Created 4/12/1998
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The Monetary Policy Reaction Function

J. Bradford DeLong

The Phillips curve--the downward-sloping inverse relationship between unemployment and inflation--tells us the tradeoff between unemployment and inflation at any one moment in time, for the current values of expected inflation and the natural rate of unemployment.

Where on the current Phillips curve is the economy? Add to the graph an aggregate demand relation based on a monetary policy reaction function: When inflation is higher than expected (or desired), central banks get nervous and take steps to cool the economy off, raising unemployment. Expansionary policy moves the monetary policy reaction function to the right; contractionary policy to the left.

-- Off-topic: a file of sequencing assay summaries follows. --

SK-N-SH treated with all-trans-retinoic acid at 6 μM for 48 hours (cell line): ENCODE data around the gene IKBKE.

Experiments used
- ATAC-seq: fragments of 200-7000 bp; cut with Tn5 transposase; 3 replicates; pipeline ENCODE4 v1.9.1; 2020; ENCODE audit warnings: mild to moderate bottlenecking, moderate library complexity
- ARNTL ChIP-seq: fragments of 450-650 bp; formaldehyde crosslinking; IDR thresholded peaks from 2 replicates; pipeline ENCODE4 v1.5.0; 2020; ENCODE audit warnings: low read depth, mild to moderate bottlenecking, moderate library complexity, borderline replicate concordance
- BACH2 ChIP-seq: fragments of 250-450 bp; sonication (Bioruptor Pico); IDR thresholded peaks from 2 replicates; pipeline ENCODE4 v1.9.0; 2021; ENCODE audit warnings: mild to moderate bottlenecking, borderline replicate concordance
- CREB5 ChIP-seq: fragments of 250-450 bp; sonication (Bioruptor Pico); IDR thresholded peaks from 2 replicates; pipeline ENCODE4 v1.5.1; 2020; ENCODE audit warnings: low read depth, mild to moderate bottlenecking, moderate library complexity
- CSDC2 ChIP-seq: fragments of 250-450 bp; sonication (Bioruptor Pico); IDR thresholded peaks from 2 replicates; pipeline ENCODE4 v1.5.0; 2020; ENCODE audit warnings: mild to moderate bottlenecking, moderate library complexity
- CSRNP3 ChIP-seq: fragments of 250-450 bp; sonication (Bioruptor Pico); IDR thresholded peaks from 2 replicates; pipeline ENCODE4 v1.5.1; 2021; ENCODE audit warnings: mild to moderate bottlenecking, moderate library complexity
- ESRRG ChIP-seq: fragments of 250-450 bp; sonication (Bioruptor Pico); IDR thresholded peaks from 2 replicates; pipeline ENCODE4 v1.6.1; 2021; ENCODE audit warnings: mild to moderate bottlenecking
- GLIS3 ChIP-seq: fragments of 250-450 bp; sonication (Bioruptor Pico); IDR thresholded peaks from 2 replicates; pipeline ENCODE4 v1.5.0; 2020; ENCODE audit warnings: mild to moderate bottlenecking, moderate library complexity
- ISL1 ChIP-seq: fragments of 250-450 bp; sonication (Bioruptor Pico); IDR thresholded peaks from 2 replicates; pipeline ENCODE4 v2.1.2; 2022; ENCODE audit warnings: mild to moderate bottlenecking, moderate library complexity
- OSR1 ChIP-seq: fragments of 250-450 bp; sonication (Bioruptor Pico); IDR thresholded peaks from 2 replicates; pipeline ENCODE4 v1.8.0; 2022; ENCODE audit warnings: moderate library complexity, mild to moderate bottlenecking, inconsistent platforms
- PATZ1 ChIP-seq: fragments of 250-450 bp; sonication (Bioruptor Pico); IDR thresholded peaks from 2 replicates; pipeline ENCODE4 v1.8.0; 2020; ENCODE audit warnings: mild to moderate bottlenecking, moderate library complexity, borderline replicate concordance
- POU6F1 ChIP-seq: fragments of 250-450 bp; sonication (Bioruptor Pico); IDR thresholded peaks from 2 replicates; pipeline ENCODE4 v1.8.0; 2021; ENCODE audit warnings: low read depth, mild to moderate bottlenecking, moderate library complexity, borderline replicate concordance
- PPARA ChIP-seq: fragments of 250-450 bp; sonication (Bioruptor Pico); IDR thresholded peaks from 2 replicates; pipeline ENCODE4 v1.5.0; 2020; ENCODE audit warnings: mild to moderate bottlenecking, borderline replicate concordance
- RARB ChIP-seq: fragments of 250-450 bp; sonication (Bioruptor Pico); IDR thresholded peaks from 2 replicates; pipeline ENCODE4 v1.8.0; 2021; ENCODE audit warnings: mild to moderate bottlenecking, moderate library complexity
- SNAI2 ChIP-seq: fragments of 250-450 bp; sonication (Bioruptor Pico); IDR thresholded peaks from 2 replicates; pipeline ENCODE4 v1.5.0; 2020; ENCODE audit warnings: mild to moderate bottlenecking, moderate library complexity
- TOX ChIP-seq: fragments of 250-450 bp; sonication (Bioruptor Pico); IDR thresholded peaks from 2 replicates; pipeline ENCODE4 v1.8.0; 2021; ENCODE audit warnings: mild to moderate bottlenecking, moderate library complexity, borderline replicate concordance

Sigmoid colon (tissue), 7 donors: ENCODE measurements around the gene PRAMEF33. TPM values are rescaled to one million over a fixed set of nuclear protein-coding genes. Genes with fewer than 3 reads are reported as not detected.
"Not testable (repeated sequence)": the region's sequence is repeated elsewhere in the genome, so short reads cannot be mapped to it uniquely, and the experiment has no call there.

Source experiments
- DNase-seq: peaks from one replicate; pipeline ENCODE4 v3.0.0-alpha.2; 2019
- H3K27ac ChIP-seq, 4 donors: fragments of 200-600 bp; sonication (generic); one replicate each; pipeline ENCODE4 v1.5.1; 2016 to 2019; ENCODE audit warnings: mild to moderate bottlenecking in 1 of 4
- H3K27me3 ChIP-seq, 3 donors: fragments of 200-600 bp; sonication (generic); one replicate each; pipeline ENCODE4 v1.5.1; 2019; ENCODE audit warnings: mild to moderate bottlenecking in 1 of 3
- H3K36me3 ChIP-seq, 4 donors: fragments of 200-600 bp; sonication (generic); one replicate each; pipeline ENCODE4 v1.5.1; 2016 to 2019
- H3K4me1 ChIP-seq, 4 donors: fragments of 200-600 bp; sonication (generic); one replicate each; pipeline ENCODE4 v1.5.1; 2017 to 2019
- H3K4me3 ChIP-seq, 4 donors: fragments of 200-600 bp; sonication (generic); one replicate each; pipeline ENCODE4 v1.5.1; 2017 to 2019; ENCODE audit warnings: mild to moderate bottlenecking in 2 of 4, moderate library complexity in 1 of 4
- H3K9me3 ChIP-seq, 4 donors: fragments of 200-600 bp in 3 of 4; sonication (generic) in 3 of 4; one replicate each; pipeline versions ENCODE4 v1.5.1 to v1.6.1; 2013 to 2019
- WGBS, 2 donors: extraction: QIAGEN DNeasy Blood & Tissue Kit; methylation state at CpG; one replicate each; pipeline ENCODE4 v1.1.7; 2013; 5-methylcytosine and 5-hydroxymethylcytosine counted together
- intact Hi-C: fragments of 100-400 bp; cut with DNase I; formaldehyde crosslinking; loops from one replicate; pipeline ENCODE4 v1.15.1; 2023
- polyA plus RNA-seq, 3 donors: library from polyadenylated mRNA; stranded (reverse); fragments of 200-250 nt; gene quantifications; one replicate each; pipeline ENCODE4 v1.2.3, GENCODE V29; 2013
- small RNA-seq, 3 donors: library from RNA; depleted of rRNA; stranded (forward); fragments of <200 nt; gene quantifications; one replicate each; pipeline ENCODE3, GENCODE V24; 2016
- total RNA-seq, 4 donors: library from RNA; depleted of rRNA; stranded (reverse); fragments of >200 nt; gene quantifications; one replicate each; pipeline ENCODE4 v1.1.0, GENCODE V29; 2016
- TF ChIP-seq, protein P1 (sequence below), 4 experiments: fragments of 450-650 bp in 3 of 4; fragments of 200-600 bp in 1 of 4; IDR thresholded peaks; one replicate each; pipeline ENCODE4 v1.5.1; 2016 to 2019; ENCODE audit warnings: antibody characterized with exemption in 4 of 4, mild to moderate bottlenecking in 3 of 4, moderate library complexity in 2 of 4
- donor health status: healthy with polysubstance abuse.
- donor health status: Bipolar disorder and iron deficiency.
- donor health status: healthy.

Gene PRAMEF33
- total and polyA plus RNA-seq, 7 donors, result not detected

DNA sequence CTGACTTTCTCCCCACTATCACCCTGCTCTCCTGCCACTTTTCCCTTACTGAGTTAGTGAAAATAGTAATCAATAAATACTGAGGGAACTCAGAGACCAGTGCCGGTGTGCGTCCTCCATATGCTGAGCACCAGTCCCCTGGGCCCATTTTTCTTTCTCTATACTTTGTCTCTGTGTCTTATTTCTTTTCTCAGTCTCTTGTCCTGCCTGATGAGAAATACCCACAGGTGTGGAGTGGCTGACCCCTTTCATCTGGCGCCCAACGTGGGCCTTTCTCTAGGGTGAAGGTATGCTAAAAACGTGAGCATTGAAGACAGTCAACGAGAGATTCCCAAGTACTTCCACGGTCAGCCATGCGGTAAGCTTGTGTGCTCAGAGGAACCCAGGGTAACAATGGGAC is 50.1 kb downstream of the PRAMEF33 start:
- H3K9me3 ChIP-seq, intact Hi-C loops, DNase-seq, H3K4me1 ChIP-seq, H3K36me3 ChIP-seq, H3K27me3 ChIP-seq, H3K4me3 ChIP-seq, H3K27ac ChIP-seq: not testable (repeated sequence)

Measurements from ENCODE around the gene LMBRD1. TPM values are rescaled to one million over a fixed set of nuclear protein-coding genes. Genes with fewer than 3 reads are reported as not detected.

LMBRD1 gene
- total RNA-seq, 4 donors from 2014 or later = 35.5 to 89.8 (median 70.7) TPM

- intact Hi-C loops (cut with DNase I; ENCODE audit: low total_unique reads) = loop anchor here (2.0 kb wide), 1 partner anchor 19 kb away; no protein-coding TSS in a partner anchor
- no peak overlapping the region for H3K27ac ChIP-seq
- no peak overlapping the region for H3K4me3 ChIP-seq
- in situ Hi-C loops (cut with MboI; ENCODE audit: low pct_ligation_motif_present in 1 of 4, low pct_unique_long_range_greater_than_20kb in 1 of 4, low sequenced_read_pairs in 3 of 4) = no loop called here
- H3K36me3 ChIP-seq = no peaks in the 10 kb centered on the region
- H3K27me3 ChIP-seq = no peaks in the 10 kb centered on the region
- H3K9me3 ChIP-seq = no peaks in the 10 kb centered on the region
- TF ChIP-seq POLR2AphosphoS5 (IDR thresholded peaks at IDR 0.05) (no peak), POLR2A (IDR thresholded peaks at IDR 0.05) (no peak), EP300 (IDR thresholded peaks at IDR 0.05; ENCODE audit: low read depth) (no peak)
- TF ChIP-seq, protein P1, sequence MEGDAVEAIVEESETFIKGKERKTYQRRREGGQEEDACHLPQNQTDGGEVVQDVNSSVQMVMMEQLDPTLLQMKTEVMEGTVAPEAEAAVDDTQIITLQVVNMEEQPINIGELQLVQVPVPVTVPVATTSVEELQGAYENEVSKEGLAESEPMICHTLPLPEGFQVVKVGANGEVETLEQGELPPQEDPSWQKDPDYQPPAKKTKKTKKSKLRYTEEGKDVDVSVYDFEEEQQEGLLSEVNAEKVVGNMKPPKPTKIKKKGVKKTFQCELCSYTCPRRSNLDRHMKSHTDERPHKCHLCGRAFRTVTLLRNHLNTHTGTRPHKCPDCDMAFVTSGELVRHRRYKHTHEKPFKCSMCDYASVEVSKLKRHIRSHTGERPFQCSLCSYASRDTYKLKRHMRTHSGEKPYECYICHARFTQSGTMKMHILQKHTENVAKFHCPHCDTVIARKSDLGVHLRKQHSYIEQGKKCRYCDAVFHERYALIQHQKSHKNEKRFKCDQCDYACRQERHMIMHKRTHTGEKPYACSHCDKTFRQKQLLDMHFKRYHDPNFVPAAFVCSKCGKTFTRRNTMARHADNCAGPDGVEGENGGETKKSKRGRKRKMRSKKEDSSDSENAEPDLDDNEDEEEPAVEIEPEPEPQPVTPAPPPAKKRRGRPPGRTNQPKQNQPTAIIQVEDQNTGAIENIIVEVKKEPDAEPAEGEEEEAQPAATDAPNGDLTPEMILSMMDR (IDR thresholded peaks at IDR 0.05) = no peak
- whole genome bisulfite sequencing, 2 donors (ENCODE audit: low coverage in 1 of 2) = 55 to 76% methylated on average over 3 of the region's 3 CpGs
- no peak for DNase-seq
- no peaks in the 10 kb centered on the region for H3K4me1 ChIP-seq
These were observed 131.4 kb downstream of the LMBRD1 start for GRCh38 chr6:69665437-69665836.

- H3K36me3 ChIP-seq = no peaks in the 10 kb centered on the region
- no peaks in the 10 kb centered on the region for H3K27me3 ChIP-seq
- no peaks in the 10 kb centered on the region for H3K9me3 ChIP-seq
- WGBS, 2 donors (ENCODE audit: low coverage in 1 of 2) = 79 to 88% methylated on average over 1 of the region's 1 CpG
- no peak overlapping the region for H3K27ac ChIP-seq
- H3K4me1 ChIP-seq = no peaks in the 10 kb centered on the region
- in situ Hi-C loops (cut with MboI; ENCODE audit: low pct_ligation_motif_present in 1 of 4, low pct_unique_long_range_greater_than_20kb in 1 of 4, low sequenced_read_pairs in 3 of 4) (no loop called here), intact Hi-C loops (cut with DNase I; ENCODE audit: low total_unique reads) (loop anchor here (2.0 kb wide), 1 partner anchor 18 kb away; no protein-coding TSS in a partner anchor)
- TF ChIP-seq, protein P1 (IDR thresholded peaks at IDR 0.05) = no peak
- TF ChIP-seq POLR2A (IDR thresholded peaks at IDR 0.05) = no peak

The point where the monetary policy reaction function crosses the Phillips curve is the current level of inflation and unemployment.

The Monetary Policy Reaction Function    Easing Policy--Adaptive Expectations    Easing Policy--Rational Expectations  

Professor of Economics J. Bradford DeLong, 601 Evans Hall, #3880
University of California at Berkeley
Berkeley, CA 94720-3880
(510) 643-4027 phone (510) 642-6615 fax

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